I utterly adored my grandmother, but she was a really terrible 'English' cook. When in doubt, boil it until it's grey.

lovelyprism said...

That was a great story. I love Grandma stories. My Grandmother is an incredible baker, but not such a good cook. mrwriteon said... when in doubt, boil it until it's grey... maybe our Grandmother's were related!

meggie said...

Hi All. No idea why Blogger decided to do the triple space tango! The whole post vanished at one stage. I found it in drafts.

The way I make gravy is to use the drippings from the meat after it is roasted. I use the roux method, stirring flour into the drippings, having removed excess fat. I let this brown, & then being careful to keep stirring, I gradually add the liquid. I sometimes use plain water, or water & wine. The water from cooking vegetables is really nice. Check for seasonings, such as salt & pepper. If the gravy lacks a little zing, I use a bit of Soy Sauce or Kecap Manis to help the taste along.
We like ours quite thick, but thin it down to your preferred thick or thinness.
It is not a diet food, nor is it a beverage! LOL.

The Sagittarian said...

Meggie, that is exactly how we made gravy when we were kids. My brothers used to insist on adding the flour but were too impatient to stand about stirring it wonder then that I became the stirrer of the family!

ancient one said...

I'm glad I came back... we make gravy 'kinda the same way... though I've never added wine... and I'm going to try the vege water... I just use plain water... tonight we had pork chop in gravey..

Emma said...

Gravy is a skill my family treasures. All us girls learnt in Mum's kitchen, and my brother grew up to be a chef, so he probably makes the best gravy of all of us :) I treasure my gravy boat, a wedding gift purchased to match my first fancy plates.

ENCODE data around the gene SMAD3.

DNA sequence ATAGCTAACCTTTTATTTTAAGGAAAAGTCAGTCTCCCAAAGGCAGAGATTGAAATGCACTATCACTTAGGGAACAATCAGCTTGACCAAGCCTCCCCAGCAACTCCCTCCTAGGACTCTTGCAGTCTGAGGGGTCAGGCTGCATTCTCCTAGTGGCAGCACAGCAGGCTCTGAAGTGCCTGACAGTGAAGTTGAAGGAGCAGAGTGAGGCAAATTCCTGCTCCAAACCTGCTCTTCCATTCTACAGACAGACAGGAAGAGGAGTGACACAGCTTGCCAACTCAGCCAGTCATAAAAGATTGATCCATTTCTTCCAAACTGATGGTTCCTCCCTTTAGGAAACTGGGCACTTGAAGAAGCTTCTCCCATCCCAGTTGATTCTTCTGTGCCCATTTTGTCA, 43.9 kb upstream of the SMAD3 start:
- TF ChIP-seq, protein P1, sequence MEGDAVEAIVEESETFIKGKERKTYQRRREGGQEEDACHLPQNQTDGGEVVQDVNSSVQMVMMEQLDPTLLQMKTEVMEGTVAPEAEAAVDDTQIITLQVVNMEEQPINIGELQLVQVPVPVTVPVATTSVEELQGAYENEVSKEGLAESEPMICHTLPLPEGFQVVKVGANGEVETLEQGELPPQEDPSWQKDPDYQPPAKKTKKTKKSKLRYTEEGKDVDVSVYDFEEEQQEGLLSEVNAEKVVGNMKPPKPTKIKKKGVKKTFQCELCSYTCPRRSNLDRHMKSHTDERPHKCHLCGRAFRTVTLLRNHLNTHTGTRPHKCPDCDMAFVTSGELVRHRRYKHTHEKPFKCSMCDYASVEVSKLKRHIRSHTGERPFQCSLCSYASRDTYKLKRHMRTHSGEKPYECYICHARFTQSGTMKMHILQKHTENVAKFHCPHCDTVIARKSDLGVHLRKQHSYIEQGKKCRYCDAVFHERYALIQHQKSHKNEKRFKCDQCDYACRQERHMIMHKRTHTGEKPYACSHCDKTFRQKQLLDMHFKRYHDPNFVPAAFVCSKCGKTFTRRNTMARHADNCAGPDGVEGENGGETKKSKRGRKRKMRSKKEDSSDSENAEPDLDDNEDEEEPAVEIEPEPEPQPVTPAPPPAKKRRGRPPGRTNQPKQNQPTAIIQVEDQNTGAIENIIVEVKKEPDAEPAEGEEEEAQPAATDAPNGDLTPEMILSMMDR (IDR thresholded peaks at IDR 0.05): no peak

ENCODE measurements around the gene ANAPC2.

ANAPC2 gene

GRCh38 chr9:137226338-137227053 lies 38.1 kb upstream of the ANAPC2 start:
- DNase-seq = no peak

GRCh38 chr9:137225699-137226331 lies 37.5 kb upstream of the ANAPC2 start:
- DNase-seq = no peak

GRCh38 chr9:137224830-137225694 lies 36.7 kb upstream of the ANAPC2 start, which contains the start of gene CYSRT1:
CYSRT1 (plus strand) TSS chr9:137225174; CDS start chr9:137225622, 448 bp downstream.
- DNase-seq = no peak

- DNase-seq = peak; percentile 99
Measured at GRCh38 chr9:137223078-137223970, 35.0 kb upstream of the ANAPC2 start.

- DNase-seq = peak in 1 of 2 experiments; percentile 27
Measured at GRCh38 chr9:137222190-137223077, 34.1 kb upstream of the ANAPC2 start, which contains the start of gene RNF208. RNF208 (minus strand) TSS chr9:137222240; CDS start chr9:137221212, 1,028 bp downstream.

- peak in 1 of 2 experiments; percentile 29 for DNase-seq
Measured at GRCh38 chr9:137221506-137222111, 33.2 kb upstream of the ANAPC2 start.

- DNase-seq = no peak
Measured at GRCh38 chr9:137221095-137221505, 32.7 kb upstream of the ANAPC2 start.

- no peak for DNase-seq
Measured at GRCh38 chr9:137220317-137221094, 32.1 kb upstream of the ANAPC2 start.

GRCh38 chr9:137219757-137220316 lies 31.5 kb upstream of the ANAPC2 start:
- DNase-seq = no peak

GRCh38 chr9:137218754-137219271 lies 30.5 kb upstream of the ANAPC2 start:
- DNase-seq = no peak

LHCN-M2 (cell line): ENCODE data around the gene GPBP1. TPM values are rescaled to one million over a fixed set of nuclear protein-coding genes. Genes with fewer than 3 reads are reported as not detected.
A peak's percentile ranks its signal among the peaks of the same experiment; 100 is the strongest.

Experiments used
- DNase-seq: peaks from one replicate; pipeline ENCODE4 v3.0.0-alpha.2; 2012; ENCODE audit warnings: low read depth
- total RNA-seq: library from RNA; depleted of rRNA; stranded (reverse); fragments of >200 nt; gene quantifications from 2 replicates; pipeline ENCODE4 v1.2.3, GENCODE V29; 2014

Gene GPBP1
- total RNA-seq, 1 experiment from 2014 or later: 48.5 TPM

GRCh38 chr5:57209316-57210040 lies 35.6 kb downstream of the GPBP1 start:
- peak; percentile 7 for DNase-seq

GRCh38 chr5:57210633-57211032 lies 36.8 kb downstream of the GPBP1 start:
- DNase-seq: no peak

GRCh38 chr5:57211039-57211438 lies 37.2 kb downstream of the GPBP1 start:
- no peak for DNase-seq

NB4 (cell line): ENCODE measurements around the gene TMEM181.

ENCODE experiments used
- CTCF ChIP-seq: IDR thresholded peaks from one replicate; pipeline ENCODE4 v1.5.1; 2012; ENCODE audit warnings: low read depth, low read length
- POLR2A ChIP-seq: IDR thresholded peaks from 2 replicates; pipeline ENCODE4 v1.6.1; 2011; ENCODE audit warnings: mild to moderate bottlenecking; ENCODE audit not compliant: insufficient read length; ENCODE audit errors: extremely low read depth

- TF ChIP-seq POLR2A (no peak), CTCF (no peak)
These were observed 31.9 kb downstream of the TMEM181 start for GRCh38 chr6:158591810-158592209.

Warty Mammal said...

Well? Now you've tempted and enticed and seduced us - what's the secret to your gravy?!

Marja said...

Hi Meggie What a great story. Would love to try your gravy and I love the gravy boats
I am not a star in these things nor was my mum

Jennifer said...


That's how I always made gravy too! Haven't made it for ages, though.

Veronica said...

Good gravy is definitely a rare thing - save some for me please Meggie - I'll be over in a flash!!! Hugs to you my friend, Vxx

Anonymous said...

I have tasted this gravy my very self and can certainly attest to its singular magnificence.
None better!!!!!!
Bert Reeto

Jeanette said...

Gday Meggie, Mum always made the Gravy in the Roasting Oven dish after the roast was removed and always added the water from the boiled Pea and bean water was So Delish, But Alas mine never tastes as nice as Mum used to make...

Anonymous said...

I too have tasted all of the mentioned Gravies , Our Grandmothers , Mothers and yours as well Meggie , You have started my mouth watering at the memories ,
Did you get a matching saucer with the Crown Lynn Gravy Boat ??
Say Hello to Bert !

Ali Honey said...

Hi Gravy Queen! That's exactly how I make it too - pea water is so good in it.( which brings me to my 2nd point )

I'm going to be very naughty now and say I think the 2nd gravy boat above looks like it could be used for something else - just something about the design - no offence intended.

Anonymous said...

You make gravy the same way I do. Or I do the same way you do. Whatever. NOTHING is as good as old fashoined, real gravy. Yum.

Rosie said...

i love the way you digress!

Pauline said...

I always wondered why my mother's gravy for Sunday roast tasted so much better than mine. Then I realized she always baked a fruit pie on the shelf above the roast and the sweet drippings were stirred into the gravy as it was made in the roasting pan after the meat had been removed. Digress on, Meggie. It always makes your posts so interesting.

persiflage said...

I never thought I'd read a blog on gravy making! Wot larks! I make gravy the same way, having learned it from my mother and her mother. Although they didn't add wine - which I do, if some is handy, as well as the juices from the meat's resting period.